Sponsored by WCRA

The World Champions Rodeo Alliance has provided millions of game-changing financial opportunities for professional rodeo athletes—literally 9,758,698 of them, in dollars that make sense—since the first event in May 2018. What’s ultra cool about the WCRA is that center stage is available to all cowboy and cowgirl comers with the talent to rise to these rodeo-riches occasions. The WCRA door is wide open to young guns and underdogs, world champion veterans who no longer wish to burn up the rodeo road, people with families and jobs at home who want to rodeo part time, and gold-buckle big dogs alike.

Tripling Down for the Triple Crown

Texas teen Riley Webb took his shot at becoming the youngest cowboy millionaire in rodeo history at the WCRA’s $562,500 Days of ’47 Cowboy Games & Rodeo in Salt Lake City this summer. The WCRA Triple Crown of Rodeo is the first $1 million bonus ever offered to any athlete who wins three consecutive WCRA majors. And with wins at the world-famous Lazy E Arena’s Stampede at the E in Guthrie, Oklahoma, last summer, and Rodeo Corpus Christi on the Texas coastline this May, 17-year-old Webb was one run away from winning a cool cowboy million.

World Champions Rodeo Alliance athlete Riley Webb
Riley Webb during the Triple Crown Round of the Corpus Christi WCRA rodeo. Photo by Bull Stock Media.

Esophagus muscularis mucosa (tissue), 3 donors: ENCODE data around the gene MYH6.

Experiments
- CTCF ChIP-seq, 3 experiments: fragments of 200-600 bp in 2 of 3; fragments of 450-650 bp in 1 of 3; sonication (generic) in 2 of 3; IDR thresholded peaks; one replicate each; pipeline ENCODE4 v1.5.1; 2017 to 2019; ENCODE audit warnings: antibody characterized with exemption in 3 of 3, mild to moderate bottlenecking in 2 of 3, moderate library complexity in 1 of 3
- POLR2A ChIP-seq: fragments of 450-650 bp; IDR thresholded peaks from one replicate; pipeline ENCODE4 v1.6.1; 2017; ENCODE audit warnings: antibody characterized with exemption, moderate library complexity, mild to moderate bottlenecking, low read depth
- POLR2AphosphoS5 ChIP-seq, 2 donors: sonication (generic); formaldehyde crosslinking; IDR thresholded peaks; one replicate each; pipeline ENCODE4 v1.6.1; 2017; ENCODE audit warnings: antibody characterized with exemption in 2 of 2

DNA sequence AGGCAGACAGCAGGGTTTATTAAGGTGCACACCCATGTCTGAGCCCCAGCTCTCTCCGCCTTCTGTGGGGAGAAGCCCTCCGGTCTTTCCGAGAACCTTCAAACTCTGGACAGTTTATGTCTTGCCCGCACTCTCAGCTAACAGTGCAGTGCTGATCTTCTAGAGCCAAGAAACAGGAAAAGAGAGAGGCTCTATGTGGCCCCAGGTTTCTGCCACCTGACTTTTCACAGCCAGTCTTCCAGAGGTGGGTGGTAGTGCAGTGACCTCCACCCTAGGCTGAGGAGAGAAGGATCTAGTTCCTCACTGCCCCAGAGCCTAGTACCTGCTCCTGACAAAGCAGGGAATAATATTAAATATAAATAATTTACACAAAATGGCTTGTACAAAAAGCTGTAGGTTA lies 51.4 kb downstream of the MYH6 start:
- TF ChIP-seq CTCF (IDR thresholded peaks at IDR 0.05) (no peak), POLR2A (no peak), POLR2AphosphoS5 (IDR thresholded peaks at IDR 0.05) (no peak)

“To have that opportunity at my age was unbelievable,” noted Webb, whose previous career highlight was winning the tie-down roping title at the 2020 National High School Finals Rodeo. “The WCRA has allowed me to compete at the highest level at an early age.”

To put his shot at superstardom into perspective, four-time World Champion Cowboy Tuf Cooper became the youngest millionaire in rodeo history when he hit that magical milestone at 23 in 2013.

“I think it’s the coolest thing ever for a 17-year-old kid to get to rope for a million dollars,” Cooper said. “That this industry has come up with a way for someone that young to have a chance to win that much money—wow. Bravo to the WCRA for giving cowboys that chance.”

In the end, his loop came up empty and Webb’s million-dollar quest fell short. But that packed Cowboy Games house was on its feet while the entire rodeo world was watching.

“A lot of people never win a million dollars in their whole career,” said a disappointed, but gracious Webb. “I wasn’t nervous. I was excited. The whole experience was unbelievable. I don’t like losing, but all you can do is your best. To even think that there are chances like this in rodeo today is amazing.”

Moving Major Mountains for Rodeo Women

The inaugural $750,000 Women’s Rodeo World Championship was held in the fall of 2020 in Fort Worth, Texas. The second annual WRWC was held across town last week at the South Point, and was worth another whopping $750,000. The World Champions Rodeo Alliance has been busy blazing a trail for women in rodeo by offering equal pay on the same stages as their cowboy counterparts.

“This is life-changing money,” said Hope Thompson, who was the big winner at the 2020 WRWC with $99,660 at that one rodeo.

Jackie Crawford and the WCRA in Salt Lake City